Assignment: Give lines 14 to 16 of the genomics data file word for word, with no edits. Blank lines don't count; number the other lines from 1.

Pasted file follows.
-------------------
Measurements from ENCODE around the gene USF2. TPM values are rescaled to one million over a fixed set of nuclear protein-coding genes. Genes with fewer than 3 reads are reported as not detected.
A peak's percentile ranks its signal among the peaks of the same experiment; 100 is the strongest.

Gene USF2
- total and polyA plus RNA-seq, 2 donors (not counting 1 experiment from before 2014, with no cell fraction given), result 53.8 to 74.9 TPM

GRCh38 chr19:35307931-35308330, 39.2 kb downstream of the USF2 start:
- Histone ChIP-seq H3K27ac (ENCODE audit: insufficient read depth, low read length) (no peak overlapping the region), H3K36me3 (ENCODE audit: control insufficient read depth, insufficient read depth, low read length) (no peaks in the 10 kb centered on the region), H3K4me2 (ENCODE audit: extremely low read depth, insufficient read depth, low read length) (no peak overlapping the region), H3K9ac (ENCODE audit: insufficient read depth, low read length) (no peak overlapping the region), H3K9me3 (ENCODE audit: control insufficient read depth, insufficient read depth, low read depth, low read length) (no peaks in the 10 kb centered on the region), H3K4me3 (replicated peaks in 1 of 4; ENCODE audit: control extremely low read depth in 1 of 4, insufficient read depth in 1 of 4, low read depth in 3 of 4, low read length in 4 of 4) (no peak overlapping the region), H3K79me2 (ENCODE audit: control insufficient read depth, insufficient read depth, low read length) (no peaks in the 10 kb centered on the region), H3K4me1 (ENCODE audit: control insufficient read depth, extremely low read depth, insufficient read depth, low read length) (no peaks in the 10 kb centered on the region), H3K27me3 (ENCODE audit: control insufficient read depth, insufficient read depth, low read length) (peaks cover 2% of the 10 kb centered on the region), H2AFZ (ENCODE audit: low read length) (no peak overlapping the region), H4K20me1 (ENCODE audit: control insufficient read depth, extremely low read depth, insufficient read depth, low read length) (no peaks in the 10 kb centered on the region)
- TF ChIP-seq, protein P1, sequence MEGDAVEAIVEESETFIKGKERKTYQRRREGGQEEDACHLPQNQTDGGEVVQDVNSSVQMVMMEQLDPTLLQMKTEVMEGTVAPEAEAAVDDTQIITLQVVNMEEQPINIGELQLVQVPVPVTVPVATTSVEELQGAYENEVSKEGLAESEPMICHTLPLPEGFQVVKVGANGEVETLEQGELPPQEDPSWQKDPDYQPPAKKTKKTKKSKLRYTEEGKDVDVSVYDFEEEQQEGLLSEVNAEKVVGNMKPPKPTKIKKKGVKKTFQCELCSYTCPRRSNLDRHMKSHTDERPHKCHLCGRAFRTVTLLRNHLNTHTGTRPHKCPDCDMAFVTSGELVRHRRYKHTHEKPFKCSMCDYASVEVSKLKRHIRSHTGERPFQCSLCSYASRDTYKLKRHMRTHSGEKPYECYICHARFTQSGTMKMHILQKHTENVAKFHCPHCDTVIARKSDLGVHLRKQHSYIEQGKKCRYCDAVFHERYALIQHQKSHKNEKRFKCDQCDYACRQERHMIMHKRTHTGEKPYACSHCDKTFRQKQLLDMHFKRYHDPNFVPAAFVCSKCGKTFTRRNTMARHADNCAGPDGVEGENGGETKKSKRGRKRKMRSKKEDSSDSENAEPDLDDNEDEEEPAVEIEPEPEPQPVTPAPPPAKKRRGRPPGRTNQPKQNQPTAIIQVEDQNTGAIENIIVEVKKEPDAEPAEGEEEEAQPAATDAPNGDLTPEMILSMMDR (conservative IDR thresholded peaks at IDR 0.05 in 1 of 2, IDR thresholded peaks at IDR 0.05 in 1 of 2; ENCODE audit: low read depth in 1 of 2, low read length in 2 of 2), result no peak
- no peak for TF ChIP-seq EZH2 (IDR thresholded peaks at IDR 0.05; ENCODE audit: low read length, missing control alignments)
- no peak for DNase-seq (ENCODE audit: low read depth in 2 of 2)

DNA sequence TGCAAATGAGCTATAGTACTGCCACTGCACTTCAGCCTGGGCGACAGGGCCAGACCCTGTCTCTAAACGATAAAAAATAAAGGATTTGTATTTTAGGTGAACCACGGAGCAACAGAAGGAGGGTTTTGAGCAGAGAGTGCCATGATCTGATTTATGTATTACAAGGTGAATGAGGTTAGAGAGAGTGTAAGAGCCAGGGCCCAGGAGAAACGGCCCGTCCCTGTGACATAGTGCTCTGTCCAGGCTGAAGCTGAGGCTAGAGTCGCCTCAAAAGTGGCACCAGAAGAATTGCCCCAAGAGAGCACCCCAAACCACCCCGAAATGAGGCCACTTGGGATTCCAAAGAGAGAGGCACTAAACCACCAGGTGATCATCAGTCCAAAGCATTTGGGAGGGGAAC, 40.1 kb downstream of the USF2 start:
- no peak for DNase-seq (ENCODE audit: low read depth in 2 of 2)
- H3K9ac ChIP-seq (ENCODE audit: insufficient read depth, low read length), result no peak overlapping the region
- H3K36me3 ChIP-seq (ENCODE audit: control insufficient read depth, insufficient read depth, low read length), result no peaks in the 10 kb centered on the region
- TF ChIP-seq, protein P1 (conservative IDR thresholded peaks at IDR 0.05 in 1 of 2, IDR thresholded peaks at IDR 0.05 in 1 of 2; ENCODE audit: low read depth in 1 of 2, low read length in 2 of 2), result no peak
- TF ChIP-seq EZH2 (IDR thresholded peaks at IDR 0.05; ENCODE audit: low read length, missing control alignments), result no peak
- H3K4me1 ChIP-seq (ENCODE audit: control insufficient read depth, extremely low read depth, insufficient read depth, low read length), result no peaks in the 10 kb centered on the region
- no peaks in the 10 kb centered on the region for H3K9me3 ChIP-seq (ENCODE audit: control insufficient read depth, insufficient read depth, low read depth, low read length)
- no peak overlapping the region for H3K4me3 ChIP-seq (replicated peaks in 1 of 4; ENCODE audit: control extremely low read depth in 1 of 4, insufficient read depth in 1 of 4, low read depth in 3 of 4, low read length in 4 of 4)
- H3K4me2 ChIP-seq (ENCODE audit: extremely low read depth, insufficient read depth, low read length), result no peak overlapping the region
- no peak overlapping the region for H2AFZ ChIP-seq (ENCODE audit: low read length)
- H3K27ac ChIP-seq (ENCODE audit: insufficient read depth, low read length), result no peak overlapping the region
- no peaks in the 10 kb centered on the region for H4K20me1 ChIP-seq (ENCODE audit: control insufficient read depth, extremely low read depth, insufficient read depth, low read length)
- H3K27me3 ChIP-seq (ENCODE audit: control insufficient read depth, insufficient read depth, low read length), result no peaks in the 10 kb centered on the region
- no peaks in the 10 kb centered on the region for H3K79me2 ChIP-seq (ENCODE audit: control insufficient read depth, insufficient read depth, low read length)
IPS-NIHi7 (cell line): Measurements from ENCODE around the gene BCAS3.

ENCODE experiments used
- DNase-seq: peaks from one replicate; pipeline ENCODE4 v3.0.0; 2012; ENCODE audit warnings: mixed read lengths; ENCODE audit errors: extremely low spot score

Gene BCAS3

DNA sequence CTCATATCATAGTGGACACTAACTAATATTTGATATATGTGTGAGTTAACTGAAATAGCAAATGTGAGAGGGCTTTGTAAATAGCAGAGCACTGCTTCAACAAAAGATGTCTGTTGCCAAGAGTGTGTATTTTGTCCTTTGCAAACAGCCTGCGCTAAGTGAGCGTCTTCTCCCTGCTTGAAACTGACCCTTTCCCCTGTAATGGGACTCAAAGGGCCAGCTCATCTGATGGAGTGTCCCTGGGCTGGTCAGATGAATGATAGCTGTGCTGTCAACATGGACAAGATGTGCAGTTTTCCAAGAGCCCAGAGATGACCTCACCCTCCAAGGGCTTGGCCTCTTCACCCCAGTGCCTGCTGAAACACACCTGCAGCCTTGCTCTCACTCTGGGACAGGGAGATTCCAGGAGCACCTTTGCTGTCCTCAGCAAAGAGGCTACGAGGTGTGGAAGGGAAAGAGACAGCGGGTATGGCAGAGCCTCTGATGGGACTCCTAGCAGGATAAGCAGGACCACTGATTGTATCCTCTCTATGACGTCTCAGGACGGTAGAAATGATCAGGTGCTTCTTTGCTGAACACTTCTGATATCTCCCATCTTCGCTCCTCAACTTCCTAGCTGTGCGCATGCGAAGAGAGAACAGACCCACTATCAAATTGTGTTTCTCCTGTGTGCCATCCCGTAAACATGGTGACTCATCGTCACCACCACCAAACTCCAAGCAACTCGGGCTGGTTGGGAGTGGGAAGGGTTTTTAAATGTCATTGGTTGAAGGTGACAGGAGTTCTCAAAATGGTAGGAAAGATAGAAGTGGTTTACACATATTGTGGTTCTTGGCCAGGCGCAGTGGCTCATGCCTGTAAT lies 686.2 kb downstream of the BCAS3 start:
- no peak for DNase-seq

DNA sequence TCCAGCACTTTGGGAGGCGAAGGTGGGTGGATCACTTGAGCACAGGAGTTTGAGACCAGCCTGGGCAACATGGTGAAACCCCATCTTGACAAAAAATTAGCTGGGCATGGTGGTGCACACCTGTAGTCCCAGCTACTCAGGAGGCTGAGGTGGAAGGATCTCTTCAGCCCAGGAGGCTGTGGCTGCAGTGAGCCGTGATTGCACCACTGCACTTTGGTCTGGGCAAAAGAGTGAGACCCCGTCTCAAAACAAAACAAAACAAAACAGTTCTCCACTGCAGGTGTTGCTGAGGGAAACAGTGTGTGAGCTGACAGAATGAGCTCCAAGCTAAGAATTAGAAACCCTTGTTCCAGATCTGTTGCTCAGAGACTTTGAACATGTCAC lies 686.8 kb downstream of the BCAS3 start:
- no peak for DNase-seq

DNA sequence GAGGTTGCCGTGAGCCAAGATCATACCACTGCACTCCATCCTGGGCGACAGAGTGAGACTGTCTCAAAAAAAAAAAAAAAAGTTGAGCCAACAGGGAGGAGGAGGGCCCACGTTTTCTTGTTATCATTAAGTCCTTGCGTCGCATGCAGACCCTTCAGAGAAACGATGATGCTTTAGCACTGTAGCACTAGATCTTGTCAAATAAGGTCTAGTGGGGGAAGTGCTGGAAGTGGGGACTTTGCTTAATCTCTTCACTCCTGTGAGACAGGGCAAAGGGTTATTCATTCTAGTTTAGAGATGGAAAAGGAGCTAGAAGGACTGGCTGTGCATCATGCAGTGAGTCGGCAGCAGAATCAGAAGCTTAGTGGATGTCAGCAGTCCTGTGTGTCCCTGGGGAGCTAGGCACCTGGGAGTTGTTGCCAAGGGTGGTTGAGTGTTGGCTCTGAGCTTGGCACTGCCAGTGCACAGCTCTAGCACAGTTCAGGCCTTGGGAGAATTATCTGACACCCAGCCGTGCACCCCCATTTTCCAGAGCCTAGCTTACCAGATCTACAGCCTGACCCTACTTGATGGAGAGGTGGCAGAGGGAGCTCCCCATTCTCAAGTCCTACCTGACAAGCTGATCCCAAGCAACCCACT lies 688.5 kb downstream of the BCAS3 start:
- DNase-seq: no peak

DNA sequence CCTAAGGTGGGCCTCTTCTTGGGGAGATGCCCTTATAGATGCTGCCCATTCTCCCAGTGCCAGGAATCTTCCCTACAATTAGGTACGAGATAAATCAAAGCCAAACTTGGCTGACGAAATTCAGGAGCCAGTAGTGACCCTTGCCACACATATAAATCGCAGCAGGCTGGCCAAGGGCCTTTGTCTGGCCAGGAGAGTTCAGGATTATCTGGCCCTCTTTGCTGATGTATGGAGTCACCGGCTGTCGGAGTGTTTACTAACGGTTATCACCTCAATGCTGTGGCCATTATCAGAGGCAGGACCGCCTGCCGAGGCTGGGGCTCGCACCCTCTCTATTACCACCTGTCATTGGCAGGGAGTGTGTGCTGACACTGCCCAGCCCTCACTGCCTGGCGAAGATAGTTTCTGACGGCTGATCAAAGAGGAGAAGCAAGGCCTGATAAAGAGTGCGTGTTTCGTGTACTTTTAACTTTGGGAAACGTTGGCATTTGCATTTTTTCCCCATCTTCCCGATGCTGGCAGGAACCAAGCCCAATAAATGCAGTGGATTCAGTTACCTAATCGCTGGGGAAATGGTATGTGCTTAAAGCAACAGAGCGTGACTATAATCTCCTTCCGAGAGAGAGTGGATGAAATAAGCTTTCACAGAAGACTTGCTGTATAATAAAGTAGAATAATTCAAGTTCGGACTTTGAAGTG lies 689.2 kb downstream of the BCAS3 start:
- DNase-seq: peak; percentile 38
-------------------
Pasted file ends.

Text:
- TF ChIP-seq, protein P1 (conservative IDR thresholded peaks at IDR 0.05 in 1 of 2, IDR thresholded peaks at IDR 0.05 in 1 of 2; ENCODE audit: low read depth in 1 of 2, low read length in 2 of 2), result no peak
- TF ChIP-seq EZH2 (IDR thresholded peaks at IDR 0.05; ENCODE audit: low read length, missing control alignments), result no peak
- H3K4me1 ChIP-seq (ENCODE audit: control insufficient read depth, extremely low read depth, insufficient read depth, low read length), result no peaks in the 10 kb centered on the region